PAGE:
“Yes, of course,” he said, offering me tea. “There is something to be said for family  dinners, vacation time and holidays. Divorce is a disaster for the children. Some never recover. The kids don’t care if the parents are sleeping together or sleep in the same room. They care that they are both there when they wake up in the morning and go to bed at night. They just want everything to be O.K.

“Sometimes people can’t stay together and divorce is justified. But I always counsel people to stay together if they can,” he said. “I cannot tell you how many people I counsel who have separate bedrooms and lives. And they’re the well-adjusted ones. It’s different when people are unhappy in their 20s and 30s, but making a deal is a phenomenon for 50-year-olds.”

“And you condone extramarital relationships?’

“I didn’t say that. That’s not my business, and who am I to judge? That said, if it comes down to a messy divorce with the parents at war, I honestly think this is a better solution.”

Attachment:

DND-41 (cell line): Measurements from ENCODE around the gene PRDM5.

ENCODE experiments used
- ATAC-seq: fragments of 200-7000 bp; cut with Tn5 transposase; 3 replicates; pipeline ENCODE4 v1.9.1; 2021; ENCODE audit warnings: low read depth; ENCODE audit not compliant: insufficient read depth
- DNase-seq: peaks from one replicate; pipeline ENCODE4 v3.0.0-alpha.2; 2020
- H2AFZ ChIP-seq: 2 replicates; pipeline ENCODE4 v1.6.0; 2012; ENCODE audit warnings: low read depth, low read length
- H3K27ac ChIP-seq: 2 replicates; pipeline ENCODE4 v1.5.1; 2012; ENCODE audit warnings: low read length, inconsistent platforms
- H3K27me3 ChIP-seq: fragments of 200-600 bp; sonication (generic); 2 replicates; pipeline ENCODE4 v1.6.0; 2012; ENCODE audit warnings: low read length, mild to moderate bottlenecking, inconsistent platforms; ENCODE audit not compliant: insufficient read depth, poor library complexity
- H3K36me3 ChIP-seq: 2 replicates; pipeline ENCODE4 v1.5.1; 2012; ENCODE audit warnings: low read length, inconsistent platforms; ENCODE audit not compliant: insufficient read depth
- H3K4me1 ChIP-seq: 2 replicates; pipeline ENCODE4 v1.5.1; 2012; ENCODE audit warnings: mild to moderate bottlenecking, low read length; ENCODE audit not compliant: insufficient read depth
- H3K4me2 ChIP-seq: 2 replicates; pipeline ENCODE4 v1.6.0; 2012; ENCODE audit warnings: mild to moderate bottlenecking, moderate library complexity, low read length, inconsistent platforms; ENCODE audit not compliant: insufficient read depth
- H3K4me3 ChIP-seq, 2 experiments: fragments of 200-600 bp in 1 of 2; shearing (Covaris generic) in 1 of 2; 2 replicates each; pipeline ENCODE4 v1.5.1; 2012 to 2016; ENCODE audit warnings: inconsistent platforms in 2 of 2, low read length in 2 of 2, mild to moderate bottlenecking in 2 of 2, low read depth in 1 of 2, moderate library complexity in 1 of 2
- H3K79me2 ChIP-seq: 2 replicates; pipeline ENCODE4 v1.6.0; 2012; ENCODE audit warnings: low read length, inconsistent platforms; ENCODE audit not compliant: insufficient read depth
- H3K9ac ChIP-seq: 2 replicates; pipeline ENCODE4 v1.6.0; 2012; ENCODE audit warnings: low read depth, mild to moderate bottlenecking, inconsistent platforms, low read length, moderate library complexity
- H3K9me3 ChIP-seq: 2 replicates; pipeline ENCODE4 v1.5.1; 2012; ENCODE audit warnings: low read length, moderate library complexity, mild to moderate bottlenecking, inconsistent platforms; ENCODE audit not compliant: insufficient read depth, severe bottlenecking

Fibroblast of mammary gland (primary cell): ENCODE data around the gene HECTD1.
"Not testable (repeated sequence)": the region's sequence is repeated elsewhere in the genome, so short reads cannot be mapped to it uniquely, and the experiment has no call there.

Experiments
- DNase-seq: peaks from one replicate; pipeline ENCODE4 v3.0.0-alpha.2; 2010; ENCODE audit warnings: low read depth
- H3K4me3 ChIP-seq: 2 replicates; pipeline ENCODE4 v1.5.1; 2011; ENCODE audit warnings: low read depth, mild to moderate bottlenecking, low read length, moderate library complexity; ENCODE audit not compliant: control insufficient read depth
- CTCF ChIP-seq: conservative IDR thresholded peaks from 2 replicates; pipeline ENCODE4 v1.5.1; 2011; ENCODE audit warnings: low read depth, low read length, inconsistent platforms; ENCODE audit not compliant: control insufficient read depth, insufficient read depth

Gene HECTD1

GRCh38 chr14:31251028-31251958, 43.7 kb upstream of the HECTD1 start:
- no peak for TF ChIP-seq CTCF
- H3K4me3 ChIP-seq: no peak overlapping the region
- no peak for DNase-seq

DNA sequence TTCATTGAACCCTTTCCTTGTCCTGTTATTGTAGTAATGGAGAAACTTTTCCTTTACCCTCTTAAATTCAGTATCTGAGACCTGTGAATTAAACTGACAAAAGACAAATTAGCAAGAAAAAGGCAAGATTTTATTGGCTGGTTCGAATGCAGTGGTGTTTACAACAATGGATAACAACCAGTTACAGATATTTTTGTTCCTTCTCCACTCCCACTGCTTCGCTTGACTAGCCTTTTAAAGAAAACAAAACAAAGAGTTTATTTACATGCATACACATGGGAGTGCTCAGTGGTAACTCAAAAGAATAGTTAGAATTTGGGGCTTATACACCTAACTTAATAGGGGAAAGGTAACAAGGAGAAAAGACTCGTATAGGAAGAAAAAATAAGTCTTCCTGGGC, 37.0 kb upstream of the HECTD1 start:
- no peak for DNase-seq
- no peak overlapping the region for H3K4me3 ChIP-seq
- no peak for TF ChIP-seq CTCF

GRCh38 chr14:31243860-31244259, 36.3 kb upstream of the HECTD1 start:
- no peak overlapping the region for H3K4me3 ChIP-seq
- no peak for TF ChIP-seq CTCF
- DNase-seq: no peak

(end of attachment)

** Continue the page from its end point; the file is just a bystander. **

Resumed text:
“IF YOU ARE YOUNG and don’t have children, divorce is perfectly fine,” the Seventh Avenue Kingpin declared over luscious gigande beans at the superb Yefsi Estiatorio.

“Is that why you stay together?” I asked, knowing he has his own deal with his long-term spouse.

“When you have children—and I also have grandchildren—it adversely affects a lot of people. I believe in this idea of the family unit. When you build a life together, you don’t divorce your wife or your family because she might not be interested in sex anymore. Sex is not always the driving issue. In fact, I would rate it a distant third at a certain age.